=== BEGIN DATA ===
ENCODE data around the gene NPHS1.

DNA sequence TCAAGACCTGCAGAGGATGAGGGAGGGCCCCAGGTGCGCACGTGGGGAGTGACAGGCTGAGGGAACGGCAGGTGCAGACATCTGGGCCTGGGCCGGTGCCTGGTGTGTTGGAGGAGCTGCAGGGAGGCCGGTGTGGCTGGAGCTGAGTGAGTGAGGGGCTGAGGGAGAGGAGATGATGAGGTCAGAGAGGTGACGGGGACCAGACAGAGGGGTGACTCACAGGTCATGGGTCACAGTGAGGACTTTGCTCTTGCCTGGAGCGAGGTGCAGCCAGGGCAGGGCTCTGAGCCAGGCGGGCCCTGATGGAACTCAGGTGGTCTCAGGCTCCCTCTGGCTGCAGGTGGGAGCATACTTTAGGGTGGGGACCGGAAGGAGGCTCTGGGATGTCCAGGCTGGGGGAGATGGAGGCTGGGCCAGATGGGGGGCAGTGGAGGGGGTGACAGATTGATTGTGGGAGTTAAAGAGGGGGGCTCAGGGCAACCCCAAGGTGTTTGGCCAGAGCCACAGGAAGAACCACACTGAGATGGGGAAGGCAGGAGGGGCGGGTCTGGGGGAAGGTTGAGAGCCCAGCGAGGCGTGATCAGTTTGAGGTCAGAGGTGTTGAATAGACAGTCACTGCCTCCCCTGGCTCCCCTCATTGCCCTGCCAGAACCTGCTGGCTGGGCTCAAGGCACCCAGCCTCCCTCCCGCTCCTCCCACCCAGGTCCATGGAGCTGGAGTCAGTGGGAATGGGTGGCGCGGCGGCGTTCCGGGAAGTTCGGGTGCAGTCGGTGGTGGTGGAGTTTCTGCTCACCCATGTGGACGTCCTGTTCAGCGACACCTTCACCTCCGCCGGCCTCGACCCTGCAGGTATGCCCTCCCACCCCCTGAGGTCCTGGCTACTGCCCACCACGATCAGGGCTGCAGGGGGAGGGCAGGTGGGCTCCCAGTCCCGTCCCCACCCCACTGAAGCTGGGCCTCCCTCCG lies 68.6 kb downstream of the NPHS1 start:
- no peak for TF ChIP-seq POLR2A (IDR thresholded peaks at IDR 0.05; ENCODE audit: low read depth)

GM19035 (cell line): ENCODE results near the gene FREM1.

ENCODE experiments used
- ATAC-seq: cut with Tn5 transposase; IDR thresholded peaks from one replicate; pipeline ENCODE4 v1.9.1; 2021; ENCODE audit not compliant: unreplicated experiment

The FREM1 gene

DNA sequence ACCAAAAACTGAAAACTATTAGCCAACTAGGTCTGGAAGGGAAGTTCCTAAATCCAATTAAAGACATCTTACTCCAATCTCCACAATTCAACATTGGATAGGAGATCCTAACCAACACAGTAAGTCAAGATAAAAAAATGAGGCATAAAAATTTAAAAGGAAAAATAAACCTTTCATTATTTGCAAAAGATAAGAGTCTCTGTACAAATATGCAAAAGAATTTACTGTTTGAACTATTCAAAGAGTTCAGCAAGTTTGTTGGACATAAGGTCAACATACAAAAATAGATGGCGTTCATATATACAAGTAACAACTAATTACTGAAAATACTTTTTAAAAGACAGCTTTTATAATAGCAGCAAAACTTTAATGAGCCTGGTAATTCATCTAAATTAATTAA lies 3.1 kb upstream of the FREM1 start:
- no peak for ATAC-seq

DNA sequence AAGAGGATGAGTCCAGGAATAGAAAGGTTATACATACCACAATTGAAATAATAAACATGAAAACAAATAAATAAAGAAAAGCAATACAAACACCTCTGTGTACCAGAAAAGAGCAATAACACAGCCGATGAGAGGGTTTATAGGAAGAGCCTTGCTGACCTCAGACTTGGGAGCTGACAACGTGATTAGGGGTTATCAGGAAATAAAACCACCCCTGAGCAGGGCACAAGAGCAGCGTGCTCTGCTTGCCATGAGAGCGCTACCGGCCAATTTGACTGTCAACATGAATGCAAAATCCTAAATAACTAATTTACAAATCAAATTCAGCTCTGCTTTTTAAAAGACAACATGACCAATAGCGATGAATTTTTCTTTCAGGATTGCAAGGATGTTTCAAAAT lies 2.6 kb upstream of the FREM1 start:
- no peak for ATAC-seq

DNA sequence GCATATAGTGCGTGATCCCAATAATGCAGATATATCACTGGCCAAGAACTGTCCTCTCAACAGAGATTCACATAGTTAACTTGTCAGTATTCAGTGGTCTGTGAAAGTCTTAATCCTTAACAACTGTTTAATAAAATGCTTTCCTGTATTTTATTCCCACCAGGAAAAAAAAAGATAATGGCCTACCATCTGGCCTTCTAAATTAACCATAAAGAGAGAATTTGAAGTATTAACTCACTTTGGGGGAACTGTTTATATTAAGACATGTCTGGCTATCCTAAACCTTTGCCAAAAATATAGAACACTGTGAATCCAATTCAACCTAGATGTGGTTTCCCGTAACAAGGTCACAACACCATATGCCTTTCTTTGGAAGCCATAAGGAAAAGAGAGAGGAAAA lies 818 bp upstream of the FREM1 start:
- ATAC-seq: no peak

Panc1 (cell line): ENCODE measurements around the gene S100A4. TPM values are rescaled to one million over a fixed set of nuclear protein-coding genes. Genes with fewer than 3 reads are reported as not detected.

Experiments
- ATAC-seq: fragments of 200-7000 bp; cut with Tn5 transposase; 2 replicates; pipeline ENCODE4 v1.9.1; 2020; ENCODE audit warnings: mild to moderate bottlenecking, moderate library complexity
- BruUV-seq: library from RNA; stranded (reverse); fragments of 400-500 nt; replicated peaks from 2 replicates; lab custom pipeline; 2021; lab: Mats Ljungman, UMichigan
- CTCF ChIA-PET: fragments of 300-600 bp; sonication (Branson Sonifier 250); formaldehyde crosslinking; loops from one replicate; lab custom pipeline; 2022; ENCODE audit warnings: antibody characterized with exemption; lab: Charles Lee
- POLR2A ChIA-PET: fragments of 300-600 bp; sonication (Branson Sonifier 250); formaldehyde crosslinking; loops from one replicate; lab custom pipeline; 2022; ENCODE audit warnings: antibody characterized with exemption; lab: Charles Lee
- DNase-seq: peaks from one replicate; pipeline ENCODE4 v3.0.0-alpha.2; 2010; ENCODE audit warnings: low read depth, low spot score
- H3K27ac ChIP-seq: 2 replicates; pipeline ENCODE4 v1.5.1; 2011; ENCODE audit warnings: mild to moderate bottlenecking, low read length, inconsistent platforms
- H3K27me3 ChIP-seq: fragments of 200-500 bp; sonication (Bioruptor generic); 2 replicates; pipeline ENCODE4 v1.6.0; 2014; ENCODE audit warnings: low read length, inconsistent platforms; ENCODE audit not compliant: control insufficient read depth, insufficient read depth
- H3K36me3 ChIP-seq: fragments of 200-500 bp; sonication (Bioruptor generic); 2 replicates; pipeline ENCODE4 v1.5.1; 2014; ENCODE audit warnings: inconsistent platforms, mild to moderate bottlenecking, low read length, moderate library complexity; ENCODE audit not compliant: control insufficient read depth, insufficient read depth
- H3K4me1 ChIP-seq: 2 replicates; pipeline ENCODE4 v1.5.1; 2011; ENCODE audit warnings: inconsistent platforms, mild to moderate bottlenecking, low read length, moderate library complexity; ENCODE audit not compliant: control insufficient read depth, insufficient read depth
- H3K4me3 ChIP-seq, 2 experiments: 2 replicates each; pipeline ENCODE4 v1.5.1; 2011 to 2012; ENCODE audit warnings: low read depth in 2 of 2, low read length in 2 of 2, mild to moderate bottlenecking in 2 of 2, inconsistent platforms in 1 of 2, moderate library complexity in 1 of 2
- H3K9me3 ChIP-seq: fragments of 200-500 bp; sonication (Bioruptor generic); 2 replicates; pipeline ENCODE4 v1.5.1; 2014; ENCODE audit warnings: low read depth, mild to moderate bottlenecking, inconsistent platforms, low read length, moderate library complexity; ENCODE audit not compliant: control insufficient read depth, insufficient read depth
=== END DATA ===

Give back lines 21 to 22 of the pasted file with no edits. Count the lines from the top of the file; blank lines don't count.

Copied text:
- H3K27ac ChIP-seq: 2 replicates; pipeline ENCODE4 v1.5.1; 2011; ENCODE audit warnings: mild to moderate bottlenecking, low read length, inconsistent platforms
- H3K27me3 ChIP-seq: fragments of 200-500 bp; sonication (Bioruptor generic); 2 replicates; pipeline ENCODE4 v1.6.0; 2014; ENCODE audit warnings: low read length, inconsistent platforms; ENCODE audit not compliant: control insufficient read depth, insufficient read depth